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No Harm, No Foul? Part 1

Jan 23, 2008 — Categories: ,

Why is professional misconduct wrong? Because someone gets hurt. When any of us in a ministerial or teaching role betrays trust, exploits or abuses, we cause harm to another person.

Why is professional misconduct wrong? Because someone gets hurt. When any of us in a ministerial or teaching role betrays trust, exploits or abuses, we cause harm to another person.

So, in my mind, harm done to another person by a minister or teacher should motivate an institution like the university or the church to 1) declare the misconduct wrong/sinful/unacceptable, 2) support the one who’s harmed, and 3) hold the professional accountable. Harm = foul leads to action, right?

But I am regularly disappointed: too often the university or church doesn’t act in ways to make justice. The fact of harm done does not seem to be sufficient motivation for action.

Author Naomi Wolf was sexually harassed as an undergraduate at Yale in the 1980s. In 2004 she wrote about her subsequent years of struggle to determine what has Yale done to hold its faculty accountable. How many other female students have been harassed but not supported by the institution?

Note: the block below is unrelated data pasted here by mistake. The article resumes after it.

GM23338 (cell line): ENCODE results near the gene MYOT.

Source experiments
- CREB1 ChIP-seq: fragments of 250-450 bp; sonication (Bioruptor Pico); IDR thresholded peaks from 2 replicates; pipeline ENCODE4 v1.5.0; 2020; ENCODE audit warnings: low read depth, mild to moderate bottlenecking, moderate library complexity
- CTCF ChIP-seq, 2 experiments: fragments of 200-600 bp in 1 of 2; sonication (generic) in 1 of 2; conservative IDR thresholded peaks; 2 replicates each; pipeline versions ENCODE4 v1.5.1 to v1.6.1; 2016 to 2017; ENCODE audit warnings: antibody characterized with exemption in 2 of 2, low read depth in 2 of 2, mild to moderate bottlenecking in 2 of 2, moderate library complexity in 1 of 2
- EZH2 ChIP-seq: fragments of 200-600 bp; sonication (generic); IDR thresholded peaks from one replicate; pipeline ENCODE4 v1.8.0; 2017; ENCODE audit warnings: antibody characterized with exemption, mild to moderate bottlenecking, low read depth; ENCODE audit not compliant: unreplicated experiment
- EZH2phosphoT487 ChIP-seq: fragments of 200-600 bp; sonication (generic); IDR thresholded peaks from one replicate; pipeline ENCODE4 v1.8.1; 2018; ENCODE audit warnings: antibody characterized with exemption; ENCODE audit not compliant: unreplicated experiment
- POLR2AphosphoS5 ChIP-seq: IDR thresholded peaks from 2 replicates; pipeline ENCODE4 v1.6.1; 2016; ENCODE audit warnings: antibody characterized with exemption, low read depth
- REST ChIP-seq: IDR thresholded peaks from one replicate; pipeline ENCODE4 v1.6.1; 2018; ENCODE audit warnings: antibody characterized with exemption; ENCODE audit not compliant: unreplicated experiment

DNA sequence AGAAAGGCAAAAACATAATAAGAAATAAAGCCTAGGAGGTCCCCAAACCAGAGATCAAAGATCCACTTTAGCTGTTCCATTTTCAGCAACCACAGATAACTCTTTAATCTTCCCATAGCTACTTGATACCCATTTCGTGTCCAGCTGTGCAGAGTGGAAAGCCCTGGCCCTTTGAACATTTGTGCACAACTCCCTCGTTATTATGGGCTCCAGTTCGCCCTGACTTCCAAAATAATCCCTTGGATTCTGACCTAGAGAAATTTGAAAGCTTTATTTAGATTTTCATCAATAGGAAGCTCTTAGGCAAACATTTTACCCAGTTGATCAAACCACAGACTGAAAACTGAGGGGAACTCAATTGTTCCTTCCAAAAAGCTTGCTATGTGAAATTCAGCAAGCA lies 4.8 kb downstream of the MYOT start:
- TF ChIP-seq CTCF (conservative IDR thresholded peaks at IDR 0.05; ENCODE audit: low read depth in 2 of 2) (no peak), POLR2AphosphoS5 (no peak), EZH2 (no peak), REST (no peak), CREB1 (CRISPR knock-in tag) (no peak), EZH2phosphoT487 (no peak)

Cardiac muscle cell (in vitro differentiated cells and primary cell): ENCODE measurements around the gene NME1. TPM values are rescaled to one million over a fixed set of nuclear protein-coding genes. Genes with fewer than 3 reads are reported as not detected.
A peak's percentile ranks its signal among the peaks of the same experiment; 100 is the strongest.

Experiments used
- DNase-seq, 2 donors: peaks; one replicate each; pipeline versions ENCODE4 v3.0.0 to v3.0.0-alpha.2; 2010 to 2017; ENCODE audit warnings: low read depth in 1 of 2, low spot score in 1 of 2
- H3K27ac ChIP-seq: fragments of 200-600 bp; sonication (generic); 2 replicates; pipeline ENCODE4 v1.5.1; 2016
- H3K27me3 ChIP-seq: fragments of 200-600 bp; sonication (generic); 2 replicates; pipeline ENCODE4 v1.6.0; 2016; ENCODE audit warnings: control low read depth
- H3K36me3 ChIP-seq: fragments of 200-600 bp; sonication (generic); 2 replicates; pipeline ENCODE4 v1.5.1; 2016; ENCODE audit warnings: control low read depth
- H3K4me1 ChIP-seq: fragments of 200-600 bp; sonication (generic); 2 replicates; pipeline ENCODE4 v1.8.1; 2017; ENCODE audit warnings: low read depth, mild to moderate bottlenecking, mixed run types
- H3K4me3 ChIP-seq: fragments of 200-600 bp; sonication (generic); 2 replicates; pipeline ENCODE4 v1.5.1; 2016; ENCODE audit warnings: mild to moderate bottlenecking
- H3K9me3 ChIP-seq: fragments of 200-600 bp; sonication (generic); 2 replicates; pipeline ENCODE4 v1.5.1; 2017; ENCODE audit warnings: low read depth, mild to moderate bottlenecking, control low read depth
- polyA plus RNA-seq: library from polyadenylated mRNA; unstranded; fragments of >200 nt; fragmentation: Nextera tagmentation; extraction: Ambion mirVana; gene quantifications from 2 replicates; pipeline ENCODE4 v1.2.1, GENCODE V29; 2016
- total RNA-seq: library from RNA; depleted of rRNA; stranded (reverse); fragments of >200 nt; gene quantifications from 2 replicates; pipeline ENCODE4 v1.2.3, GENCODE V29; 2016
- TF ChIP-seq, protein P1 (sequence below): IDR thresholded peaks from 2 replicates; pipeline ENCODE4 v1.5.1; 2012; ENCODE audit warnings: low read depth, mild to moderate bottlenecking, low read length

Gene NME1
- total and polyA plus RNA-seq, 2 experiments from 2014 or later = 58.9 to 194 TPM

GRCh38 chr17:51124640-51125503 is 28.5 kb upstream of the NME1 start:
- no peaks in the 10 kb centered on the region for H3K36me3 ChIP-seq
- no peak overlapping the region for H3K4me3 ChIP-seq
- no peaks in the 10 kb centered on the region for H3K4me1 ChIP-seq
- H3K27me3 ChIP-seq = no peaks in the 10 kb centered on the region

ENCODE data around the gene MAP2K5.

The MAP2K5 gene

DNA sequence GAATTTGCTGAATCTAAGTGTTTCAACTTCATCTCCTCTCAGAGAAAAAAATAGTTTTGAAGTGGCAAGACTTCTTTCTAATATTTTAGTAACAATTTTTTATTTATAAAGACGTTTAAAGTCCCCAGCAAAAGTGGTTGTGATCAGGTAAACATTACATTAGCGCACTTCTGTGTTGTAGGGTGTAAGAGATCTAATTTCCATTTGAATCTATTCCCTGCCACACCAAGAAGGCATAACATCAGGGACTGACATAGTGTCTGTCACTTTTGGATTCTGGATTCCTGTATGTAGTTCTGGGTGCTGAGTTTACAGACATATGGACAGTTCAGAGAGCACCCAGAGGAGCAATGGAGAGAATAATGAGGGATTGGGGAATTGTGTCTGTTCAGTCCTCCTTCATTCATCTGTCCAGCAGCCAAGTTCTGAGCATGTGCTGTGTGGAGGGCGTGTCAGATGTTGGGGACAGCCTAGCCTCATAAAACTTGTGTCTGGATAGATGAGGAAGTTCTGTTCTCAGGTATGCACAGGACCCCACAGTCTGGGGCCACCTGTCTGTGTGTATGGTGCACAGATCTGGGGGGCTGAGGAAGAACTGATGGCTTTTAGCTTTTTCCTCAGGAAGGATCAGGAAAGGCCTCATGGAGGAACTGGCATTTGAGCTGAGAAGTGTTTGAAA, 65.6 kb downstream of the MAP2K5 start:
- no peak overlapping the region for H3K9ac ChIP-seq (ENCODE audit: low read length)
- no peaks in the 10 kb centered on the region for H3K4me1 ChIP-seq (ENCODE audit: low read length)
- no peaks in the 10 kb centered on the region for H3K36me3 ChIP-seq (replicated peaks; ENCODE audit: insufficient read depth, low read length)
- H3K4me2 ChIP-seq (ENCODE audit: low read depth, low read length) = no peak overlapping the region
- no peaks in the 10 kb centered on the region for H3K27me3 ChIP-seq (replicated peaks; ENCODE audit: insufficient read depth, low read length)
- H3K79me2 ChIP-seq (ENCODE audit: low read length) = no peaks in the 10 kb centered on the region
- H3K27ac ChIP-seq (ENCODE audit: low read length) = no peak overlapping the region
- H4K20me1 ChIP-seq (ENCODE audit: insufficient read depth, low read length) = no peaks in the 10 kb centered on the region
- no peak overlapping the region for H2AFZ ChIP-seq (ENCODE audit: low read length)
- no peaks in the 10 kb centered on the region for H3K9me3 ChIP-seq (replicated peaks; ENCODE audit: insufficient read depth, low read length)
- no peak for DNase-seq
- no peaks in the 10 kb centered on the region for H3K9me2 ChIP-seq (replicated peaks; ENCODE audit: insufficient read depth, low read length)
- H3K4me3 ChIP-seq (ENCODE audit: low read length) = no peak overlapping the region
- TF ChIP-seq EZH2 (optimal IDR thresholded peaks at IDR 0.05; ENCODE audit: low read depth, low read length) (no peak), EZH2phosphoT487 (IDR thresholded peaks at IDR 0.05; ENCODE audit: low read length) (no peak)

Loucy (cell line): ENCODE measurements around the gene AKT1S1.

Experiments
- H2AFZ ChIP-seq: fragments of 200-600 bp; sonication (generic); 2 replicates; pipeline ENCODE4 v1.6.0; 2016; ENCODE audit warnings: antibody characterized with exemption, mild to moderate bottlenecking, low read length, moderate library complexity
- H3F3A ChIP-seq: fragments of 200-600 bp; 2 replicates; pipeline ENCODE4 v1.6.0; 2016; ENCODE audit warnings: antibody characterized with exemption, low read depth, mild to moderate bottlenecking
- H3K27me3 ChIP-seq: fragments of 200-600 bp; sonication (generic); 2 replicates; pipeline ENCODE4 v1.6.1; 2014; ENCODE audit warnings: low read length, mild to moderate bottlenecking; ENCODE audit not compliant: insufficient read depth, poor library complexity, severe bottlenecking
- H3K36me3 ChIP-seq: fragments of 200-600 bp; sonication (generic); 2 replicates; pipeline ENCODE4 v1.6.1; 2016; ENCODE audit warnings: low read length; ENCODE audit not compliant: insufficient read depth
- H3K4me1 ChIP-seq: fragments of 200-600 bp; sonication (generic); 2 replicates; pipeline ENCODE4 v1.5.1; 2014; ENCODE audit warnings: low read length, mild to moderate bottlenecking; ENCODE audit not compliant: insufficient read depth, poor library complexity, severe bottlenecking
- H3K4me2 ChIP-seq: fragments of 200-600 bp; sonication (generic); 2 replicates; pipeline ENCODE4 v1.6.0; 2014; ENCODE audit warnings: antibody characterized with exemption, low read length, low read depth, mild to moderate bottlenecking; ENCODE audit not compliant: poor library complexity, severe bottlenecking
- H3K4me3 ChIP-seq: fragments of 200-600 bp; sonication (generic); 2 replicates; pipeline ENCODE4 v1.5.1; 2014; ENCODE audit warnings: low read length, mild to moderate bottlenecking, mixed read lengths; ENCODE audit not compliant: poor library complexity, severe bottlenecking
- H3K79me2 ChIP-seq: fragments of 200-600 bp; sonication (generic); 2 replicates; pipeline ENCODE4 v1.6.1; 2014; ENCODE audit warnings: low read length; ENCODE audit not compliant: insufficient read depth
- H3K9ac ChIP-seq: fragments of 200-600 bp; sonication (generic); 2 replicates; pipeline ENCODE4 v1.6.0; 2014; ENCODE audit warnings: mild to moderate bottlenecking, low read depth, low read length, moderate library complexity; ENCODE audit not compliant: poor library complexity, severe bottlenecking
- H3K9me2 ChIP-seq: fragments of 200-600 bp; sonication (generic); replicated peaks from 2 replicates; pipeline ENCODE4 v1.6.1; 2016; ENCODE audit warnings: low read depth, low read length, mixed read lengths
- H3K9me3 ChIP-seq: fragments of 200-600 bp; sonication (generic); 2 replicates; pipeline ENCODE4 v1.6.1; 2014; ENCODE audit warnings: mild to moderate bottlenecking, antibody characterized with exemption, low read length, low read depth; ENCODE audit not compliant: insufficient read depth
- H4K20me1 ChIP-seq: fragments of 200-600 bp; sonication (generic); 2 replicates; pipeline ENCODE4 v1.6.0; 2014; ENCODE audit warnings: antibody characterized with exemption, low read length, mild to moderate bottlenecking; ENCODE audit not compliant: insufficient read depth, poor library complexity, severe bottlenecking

She probably began with the same ethical assumption I did. If there is harm of a student, there is a foul, and the institution should confront the offender and try to prevent further harm to ALL students.

But alas, Ms. Wolf too has been oft disappointed and suggests a different approach: “If [instead] we see this as a systemic-corruption issue, then when people bring allegations, the focus will be on whether the institution has been damaged in its larger mission. The Catholic Church is a good example: The public understood that church leaders’ maintaining silence about systemic sexual transgressions corrupted the mission of an organization that had a great responsibility to society as a whole. Even the military is starting to understand that systemic sexual harassment of cadets corrupts its social mission.”

So if the salient issue for the institution is how is the institution and its mission is damaged when one of its leaders/employees/representatives engages in unprofessional conduct such as sexual harassment, perhaps we should take a different course. Perhaps the institution (church, university, corporation, etc.) can be motivated to act when it recognizes its self-interest and the potential negative consequences it may face (legal, financial, public image, etc.) which can undercut its mission and indeed, its survival.

If in fact institutional self-interest is a greater concern than possible harm done to someone who trusted the institution, then perhaps those of us seeking change have been barking up the wrong tree. All this time I thought the church and the university cared about the wellbeing of the people whom they serve.

To be continued . . .

Rev. Dr. Marie M. Fortune
FaithTrust Institute
www.faithtrustinstitute.org

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